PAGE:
Taylors checkerspot butterflies fluttered around Denman Island, in BC’s Juan De Fuca Strait for at least 16 years, using parks, right of ways and private properties that contained the specific mix of wetted habitat, nectaring plants and food plants for species requirements. As the numbers of checkerspots began to decrease residents were left wondering, where have all the butterflies gone?
Through extensive work over the years, surveying, monitoring, captive breeding and releasing butterflies on Denman, it’s become clear the important role that private lands play in sustaining habitat for these creatures on island. As we move forward after an incredible year releasing the first cohort of larva onto restored historical habitat on neighbouring Hornby Island, we grappled with the need to sustain butterfly populations on Denman, and how that might look within the human community landscape.
From this planning and discussion came an idea for a new partnership. In Spring 2020, WPC was proud to partner with Denman Conservancy Association (DCA) to work on some targeted community outreach. By combining the local knowledge, species expertise and community connection of DICA, with the experience in outreach, engagement and implementation of WPC, a bridge was able to be built between the science of species conservation and the embedded on-the-ground knowledge and access granted by landowners across the island.
Taylor’s checkerspot caterpillar and caterpillars in their web on native speedwell plant. PHOTO: Jenny Balke
During flying season in 2020, 18 private landowners participated in surveys of their properties. Butterflies tend to use open habitats, which are created on the settled parts of properties, making landowner observations very feasible. As a result the long term participation of landowner stewards can contribute in a significant way to our knowledge of species distribution and numbers and thus the conservation of the species. By reinvigorating the community of Denman Island to the plight of the butterfly, we can tap into this potential and engage landowners not only for monitoring but also to protect butterfly features on their lands and keep checkerspot butterfly needs at the top of their minds.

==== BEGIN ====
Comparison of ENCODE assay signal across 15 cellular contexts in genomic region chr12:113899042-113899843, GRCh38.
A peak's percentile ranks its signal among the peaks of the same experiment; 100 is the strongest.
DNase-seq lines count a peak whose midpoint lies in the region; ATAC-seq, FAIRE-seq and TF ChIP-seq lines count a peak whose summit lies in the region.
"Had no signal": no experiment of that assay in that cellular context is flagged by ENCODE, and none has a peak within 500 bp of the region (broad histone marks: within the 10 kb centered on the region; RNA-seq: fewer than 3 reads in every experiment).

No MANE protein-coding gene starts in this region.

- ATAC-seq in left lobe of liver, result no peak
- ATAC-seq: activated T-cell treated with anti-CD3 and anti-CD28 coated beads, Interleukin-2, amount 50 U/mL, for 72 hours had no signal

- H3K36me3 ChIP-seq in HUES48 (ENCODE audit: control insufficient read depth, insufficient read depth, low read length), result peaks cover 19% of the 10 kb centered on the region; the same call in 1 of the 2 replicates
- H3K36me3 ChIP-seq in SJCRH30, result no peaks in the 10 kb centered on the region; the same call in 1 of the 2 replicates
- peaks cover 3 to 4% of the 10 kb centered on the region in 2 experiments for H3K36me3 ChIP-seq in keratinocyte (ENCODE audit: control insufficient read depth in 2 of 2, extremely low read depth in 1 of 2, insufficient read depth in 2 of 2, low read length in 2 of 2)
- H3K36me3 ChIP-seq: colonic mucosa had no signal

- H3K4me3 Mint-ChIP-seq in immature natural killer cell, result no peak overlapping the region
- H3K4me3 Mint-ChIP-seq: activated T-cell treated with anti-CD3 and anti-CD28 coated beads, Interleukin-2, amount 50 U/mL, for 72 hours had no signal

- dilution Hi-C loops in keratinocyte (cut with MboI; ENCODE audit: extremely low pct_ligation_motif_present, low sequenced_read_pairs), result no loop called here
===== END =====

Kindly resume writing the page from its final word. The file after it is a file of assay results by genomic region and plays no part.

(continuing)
Taylor’s checkerspot butterfly nectaring on a buttercup and an example of characteristic checkerspot habitat. PHOTO: Jenny Balke
During flying season local biologist Jenny Balke was hired to work on the surveys and with the community on collecting observations and characterizing habitat. The prime warm dry weather during flight season in combination with sustaining rain periods could result in a bumper crop of checkerspot butterflies in 2021. Now we just wait and see.
At the end of butterfly flying season landowners were left with stewardship recommendations, additional info and items to help them remember the importance of the butterfly and the value of their participation in its recovery.